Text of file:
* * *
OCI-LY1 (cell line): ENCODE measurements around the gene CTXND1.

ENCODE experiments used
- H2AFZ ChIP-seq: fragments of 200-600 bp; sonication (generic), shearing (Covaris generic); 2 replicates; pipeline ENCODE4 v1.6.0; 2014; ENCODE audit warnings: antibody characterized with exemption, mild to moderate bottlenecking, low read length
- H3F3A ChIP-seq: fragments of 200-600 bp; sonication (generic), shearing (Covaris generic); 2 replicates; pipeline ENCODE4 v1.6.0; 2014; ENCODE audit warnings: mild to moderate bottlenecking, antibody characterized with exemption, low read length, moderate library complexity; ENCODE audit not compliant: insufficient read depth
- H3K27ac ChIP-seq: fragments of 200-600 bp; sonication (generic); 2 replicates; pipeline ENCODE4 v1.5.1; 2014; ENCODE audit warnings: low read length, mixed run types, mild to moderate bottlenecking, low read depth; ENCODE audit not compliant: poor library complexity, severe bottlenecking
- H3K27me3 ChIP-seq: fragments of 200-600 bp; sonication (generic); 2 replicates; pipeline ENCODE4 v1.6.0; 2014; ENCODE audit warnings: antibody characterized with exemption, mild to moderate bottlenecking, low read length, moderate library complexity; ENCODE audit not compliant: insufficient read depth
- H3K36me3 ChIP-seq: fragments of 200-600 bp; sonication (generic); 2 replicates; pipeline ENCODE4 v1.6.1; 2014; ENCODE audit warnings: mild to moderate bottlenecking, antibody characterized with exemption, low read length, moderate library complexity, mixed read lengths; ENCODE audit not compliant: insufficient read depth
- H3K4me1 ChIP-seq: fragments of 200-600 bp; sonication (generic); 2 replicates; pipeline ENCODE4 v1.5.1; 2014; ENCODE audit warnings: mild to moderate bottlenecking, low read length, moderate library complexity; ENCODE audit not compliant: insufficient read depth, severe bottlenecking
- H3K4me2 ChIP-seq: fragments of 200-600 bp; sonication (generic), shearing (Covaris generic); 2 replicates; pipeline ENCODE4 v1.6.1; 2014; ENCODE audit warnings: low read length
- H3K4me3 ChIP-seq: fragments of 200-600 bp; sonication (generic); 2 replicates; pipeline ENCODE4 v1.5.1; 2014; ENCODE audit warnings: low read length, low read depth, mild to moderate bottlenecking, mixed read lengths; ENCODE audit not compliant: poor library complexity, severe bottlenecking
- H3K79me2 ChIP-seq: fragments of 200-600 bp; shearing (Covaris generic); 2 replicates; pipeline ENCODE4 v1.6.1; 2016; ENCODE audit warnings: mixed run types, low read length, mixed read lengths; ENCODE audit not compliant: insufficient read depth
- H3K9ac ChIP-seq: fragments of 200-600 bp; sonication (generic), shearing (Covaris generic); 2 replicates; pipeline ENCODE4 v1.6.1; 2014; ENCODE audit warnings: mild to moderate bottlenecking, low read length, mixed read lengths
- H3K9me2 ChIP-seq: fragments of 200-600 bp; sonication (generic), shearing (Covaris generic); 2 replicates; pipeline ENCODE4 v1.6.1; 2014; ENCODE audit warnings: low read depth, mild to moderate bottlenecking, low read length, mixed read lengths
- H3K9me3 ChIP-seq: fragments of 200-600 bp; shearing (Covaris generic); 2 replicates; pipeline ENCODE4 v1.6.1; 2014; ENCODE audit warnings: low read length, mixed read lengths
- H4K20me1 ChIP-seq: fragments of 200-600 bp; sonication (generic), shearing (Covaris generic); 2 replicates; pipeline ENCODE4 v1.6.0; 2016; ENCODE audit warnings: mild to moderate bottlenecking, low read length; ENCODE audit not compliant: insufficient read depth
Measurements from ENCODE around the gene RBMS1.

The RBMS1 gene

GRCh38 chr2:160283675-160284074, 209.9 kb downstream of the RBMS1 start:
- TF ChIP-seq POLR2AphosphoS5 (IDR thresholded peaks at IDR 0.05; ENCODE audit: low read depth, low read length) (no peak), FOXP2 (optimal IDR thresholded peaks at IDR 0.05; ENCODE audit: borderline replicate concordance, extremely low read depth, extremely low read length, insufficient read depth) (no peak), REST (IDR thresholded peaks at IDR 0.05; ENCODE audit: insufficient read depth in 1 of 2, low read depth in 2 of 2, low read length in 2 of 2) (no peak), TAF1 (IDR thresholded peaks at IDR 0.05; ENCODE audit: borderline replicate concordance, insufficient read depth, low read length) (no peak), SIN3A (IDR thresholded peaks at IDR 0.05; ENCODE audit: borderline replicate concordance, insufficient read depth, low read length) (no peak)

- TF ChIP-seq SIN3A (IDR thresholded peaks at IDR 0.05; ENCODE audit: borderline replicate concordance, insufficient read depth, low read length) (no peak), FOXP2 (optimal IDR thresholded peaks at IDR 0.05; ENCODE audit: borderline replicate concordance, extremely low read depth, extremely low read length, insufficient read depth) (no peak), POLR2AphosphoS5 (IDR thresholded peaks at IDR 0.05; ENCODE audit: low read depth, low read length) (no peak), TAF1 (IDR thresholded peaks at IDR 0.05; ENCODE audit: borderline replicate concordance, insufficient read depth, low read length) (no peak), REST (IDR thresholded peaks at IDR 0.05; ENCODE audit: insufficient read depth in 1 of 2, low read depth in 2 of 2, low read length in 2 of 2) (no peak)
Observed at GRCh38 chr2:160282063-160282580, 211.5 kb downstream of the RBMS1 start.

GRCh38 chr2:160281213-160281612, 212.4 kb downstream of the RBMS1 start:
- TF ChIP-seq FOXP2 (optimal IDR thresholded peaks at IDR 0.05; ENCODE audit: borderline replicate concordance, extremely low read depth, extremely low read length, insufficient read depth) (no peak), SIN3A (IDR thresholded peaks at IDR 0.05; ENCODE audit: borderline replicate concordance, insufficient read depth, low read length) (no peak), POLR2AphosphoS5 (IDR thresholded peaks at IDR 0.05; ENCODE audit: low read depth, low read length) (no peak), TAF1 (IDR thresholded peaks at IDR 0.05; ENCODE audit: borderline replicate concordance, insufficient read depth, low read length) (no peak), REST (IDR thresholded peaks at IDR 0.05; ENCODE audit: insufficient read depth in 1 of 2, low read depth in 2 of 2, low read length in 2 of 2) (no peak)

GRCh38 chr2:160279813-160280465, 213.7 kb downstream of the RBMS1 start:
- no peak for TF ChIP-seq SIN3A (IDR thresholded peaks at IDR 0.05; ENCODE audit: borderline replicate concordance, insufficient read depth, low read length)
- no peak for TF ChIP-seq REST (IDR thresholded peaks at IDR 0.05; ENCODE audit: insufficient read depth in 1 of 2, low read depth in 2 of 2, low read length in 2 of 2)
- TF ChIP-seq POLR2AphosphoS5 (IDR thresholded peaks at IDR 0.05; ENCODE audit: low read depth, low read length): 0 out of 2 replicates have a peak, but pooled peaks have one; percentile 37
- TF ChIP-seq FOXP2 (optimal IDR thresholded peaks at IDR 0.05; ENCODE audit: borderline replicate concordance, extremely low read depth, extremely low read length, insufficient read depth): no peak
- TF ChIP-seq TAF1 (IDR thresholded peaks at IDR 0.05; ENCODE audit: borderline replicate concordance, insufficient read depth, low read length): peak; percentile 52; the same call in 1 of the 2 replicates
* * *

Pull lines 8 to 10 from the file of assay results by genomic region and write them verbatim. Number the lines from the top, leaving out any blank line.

- H3K4me1 ChIP-seq: fragments of 200-600 bp; sonication (generic); 2 replicates; pipeline ENCODE4 v1.5.1; 2014; ENCODE audit warnings: mild to moderate bottlenecking, low read length, moderate library complexity; ENCODE audit not compliant: insufficient read depth, severe bottlenecking
- H3K4me2 ChIP-seq: fragments of 200-600 bp; sonication (generic), shearing (Covaris generic); 2 replicates; pipeline ENCODE4 v1.6.1; 2014; ENCODE audit warnings: low read length
- H3K4me3 ChIP-seq: fragments of 200-600 bp; sonication (generic); 2 replicates; pipeline ENCODE4 v1.5.1; 2014; ENCODE audit warnings: low read length, low read depth, mild to moderate bottlenecking, mixed read lengths; ENCODE audit not compliant: poor library complexity, severe bottlenecking